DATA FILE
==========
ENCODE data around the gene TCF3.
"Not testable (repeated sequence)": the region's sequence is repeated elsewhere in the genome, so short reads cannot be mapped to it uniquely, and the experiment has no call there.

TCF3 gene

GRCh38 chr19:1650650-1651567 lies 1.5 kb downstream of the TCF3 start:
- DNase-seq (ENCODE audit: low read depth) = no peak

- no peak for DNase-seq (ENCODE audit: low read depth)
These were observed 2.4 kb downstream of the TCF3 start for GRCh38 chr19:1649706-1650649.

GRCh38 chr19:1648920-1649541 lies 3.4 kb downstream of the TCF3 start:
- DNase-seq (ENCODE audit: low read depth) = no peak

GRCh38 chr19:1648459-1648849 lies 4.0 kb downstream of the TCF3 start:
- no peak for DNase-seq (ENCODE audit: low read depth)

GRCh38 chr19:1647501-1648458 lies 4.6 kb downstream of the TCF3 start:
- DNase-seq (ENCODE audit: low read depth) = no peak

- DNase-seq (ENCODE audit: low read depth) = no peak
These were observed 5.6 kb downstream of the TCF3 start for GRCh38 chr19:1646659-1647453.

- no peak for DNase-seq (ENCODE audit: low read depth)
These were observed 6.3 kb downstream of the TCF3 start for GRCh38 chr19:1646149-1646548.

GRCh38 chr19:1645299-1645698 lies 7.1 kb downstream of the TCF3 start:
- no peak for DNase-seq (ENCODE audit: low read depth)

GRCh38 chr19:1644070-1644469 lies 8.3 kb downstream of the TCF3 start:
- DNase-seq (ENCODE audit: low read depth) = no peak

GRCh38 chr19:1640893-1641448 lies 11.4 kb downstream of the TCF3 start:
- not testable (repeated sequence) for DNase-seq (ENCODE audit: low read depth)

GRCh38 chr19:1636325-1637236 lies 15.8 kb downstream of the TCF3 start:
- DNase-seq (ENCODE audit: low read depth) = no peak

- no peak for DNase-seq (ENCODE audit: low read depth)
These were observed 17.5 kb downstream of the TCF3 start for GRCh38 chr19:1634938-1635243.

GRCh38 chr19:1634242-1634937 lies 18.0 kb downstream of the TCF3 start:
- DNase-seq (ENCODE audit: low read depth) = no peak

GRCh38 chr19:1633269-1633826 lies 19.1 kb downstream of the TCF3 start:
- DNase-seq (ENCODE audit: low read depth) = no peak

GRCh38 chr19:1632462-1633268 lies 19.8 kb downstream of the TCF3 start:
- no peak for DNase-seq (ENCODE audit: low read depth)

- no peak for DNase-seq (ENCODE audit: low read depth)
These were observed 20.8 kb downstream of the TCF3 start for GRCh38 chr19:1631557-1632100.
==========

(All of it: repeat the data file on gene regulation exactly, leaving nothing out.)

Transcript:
ENCODE data around the gene TCF3.
"Not testable (repeated sequence)": the region's sequence is repeated elsewhere in the genome, so short reads cannot be mapped to it uniquely, and the experiment has no call there.

TCF3 gene

GRCh38 chr19:1650650-1651567 lies 1.5 kb downstream of the TCF3 start:
- DNase-seq (ENCODE audit: low read depth) = no peak

- no peak for DNase-seq (ENCODE audit: low read depth)
These were observed 2.4 kb downstream of the TCF3 start for GRCh38 chr19:1649706-1650649.

GRCh38 chr19:1648920-1649541 lies 3.4 kb downstream of the TCF3 start:
- DNase-seq (ENCODE audit: low read depth) = no peak

GRCh38 chr19:1648459-1648849 lies 4.0 kb downstream of the TCF3 start:
- no peak for DNase-seq (ENCODE audit: low read depth)

GRCh38 chr19:1647501-1648458 lies 4.6 kb downstream of the TCF3 start:
- DNase-seq (ENCODE audit: low read depth) = no peak

- DNase-seq (ENCODE audit: low read depth) = no peak
These were observed 5.6 kb downstream of the TCF3 start for GRCh38 chr19:1646659-1647453.

- no peak for DNase-seq (ENCODE audit: low read depth)
These were observed 6.3 kb downstream of the TCF3 start for GRCh38 chr19:1646149-1646548.

GRCh38 chr19:1645299-1645698 lies 7.1 kb downstream of the TCF3 start:
- no peak for DNase-seq (ENCODE audit: low read depth)

GRCh38 chr19:1644070-1644469 lies 8.3 kb downstream of the TCF3 start:
- DNase-seq (ENCODE audit: low read depth) = no peak

GRCh38 chr19:1640893-1641448 lies 11.4 kb downstream of the TCF3 start:
- not testable (repeated sequence) for DNase-seq (ENCODE audit: low read depth)

GRCh38 chr19:1636325-1637236 lies 15.8 kb downstream of the TCF3 start:
- DNase-seq (ENCODE audit: low read depth) = no peak

- no peak for DNase-seq (ENCODE audit: low read depth)
These were observed 17.5 kb downstream of the TCF3 start for GRCh38 chr19:1634938-1635243.

GRCh38 chr19:1634242-1634937 lies 18.0 kb downstream of the TCF3 start:
- DNase-seq (ENCODE audit: low read depth) = no peak

GRCh38 chr19:1633269-1633826 lies 19.1 kb downstream of the TCF3 start:
- DNase-seq (ENCODE audit: low read depth) = no peak

GRCh38 chr19:1632462-1633268 lies 19.8 kb downstream of the TCF3 start:
- no peak for DNase-seq (ENCODE audit: low read depth)

- no peak for DNase-seq (ENCODE audit: low read depth)
These were observed 20.8 kb downstream of the TCF3 start for GRCh38 chr19:1631557-1632100.